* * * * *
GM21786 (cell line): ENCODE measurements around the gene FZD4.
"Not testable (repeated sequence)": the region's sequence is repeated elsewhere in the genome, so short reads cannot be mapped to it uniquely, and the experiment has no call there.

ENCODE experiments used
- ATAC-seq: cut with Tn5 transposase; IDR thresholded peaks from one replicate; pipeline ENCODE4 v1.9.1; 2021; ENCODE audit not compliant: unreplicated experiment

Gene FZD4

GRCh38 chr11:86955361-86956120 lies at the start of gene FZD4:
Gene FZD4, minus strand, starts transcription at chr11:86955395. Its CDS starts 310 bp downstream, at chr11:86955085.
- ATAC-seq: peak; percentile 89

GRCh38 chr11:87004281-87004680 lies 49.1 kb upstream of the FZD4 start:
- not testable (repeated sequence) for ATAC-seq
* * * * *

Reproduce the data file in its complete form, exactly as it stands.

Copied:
GM21786 (cell line): ENCODE measurements around the gene FZD4.
"Not testable (repeated sequence)": the region's sequence is repeated elsewhere in the genome, so short reads cannot be mapped to it uniquely, and the experiment has no call there.

ENCODE experiments used
- ATAC-seq: cut with Tn5 transposase; IDR thresholded peaks from one replicate; pipeline ENCODE4 v1.9.1; 2021; ENCODE audit not compliant: unreplicated experiment

Gene FZD4

GRCh38 chr11:86955361-86956120 lies at the start of gene FZD4:
Gene FZD4, minus strand, starts transcription at chr11:86955395. Its CDS starts 310 bp downstream, at chr11:86955085.
- ATAC-seq: peak; percentile 89

GRCh38 chr11:87004281-87004680 lies 49.1 kb upstream of the FZD4 start:
- not testable (repeated sequence) for ATAC-seq